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Keywords:

  • green fluorescent protein;
  • haustorial complex;
  • laser scanning confocal microscopy;
  • organelle;
  • plant–pathogen interactions;
  • powdery mildew

Summary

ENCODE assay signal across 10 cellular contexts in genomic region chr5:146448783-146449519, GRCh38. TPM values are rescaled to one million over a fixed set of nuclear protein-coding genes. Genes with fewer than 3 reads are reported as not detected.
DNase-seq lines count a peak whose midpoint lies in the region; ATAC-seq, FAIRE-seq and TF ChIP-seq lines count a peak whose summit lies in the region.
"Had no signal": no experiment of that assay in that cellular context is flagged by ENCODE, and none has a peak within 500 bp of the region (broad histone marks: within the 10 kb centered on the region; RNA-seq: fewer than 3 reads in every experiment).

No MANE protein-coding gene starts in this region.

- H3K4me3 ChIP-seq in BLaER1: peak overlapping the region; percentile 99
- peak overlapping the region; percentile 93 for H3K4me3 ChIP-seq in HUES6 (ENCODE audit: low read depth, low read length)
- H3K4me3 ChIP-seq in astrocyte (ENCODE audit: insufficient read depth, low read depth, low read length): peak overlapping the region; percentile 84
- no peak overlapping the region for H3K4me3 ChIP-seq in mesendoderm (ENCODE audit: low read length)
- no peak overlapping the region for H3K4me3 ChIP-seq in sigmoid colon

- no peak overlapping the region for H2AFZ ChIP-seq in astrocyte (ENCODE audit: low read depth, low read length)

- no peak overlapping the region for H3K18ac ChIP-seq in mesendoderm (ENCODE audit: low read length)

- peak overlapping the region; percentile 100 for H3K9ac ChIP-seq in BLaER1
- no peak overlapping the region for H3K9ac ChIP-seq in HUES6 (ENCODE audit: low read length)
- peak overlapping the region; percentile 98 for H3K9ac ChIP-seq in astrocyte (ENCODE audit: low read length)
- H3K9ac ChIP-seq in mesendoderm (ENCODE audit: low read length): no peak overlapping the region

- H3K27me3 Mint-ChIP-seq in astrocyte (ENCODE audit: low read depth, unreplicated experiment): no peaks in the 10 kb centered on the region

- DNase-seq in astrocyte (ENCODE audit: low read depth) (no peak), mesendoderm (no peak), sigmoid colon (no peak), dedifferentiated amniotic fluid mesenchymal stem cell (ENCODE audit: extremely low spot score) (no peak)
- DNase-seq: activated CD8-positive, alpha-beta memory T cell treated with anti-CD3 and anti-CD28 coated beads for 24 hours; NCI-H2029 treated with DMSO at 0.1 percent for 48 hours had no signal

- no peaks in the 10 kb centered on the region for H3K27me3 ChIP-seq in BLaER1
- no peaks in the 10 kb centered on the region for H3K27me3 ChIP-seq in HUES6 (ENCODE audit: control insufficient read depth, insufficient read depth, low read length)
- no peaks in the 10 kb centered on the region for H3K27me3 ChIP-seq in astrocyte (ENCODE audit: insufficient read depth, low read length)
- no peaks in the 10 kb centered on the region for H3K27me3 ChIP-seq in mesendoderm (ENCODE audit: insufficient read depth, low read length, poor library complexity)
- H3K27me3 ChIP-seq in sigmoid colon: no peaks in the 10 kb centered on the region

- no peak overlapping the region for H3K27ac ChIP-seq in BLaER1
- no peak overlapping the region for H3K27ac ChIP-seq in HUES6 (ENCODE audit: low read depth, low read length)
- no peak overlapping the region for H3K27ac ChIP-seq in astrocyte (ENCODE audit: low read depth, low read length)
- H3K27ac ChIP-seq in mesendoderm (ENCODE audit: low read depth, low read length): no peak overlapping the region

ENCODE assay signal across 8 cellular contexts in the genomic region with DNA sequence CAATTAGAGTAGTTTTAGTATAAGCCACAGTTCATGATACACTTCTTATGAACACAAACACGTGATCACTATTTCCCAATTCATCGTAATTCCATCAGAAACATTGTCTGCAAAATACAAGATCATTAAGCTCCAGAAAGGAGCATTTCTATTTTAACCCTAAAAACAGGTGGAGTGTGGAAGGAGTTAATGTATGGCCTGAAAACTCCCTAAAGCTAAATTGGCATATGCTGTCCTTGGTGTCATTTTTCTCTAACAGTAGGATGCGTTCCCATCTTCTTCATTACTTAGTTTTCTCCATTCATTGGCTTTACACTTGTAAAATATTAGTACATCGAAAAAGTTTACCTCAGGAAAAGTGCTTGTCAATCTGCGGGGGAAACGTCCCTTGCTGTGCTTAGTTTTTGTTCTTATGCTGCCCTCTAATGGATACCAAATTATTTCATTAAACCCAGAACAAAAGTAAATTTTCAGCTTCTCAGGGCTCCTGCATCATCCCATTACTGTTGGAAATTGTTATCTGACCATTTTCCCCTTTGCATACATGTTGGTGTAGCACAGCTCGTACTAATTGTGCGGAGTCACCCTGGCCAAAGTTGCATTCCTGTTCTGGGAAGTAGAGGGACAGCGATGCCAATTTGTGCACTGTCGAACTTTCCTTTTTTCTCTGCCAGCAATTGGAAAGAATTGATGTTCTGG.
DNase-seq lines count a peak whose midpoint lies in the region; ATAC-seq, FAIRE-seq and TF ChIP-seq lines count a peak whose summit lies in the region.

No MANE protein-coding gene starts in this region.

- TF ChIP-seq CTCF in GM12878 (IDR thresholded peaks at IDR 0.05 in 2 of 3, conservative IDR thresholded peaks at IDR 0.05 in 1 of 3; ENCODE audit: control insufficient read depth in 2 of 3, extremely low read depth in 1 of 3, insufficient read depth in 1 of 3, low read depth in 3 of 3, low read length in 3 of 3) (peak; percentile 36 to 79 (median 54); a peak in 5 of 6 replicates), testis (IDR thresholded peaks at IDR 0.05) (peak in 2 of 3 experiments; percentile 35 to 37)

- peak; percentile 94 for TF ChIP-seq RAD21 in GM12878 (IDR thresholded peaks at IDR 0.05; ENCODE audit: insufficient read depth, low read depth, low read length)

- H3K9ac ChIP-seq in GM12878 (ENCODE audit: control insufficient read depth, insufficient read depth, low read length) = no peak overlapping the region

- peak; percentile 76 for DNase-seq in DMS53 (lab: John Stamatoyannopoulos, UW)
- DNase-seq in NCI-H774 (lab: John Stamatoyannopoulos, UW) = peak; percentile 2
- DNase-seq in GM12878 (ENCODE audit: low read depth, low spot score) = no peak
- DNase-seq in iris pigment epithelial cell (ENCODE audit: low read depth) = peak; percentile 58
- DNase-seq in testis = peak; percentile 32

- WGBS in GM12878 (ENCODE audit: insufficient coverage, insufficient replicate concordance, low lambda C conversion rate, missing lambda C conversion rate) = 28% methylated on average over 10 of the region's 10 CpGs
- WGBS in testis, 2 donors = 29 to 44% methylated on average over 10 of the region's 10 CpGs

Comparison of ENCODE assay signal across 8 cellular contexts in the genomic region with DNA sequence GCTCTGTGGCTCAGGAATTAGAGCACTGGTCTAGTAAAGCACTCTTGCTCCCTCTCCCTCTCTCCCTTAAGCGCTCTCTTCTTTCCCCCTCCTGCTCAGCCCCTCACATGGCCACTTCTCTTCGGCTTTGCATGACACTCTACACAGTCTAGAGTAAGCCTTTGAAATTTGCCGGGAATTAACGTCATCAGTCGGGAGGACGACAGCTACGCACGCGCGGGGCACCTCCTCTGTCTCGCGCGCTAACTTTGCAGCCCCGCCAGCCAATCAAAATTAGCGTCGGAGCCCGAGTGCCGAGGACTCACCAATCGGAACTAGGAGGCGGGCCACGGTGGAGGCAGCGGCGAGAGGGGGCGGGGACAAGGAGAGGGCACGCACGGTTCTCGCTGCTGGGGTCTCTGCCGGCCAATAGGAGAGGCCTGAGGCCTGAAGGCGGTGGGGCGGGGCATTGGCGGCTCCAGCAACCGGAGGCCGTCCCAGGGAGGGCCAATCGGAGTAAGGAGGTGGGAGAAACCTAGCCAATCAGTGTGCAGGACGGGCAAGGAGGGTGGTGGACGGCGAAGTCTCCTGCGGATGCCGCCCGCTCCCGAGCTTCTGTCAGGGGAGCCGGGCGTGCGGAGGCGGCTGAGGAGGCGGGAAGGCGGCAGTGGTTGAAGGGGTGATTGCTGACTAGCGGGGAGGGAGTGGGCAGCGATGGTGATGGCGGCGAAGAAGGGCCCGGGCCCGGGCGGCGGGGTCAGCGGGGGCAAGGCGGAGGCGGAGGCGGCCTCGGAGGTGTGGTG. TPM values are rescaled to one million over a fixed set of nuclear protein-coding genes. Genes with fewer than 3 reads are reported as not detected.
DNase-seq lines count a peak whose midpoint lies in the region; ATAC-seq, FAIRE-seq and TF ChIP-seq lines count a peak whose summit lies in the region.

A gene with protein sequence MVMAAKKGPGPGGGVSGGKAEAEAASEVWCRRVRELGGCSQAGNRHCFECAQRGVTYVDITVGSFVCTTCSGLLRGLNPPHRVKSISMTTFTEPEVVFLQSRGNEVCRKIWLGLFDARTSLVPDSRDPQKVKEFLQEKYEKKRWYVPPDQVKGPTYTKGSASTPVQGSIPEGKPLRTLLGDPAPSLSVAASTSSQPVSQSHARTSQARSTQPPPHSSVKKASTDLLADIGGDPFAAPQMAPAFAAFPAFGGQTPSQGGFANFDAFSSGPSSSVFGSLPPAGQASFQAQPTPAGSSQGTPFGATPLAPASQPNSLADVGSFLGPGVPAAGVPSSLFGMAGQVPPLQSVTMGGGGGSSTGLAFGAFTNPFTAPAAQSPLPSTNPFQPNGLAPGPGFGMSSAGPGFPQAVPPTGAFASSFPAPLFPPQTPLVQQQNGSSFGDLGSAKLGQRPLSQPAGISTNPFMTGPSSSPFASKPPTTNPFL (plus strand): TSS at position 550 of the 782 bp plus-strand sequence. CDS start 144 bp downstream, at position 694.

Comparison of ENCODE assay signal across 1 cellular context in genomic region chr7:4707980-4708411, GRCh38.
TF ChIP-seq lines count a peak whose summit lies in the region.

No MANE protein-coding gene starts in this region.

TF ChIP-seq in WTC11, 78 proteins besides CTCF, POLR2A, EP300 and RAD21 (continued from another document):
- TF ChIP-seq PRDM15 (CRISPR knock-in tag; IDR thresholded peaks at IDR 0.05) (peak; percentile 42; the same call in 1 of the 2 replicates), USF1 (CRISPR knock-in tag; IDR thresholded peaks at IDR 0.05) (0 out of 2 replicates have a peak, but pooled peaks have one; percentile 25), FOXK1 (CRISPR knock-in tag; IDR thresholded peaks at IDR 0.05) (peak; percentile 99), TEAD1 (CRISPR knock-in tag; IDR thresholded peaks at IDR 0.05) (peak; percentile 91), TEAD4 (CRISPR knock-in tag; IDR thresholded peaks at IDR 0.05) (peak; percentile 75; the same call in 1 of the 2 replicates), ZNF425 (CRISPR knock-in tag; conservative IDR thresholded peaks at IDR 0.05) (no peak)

Subcellular events of Erysiphe cichoracearum infections of epidermal cells were visualized in living tissues of Arabidopsis plants carrying various green fluorescent protein (GFP)-tagged organelles via laser scanning confocal microscopy. Early in the infection sequence, cytoplasm and organelles moved towards penetration sites and accumulated near penetration pegs. Peroxisomes appeared to accumulate preferentially relative to the cytoplasm at penetration sites. Another early event, which preceded haustorium formation, was the aggregation of some GFP-tagged plasma membrane marker proteins into rings around penetration sites, which extended across cell-wall boundaries into neighboring cells. This feature localized to sites where papillae were deposited. The extrahaustorial membrane (EHM) encases the fungal feeding structure, the haustorium, separating it from the host cytoplasm. Eight plasma membrane markers were excluded from the EHM and remained in a collar-like formation around the haustorial neck. These observations support the suggestions that the EHM is a unique, specialized membrane and is different from the plasma membrane. Our results suggested two possibilities for the origin of the EHM: invagination of the plasma membrane coupled with membrane differentiation; or de novo synthesis of the EHM by targeted vesicle trafficking.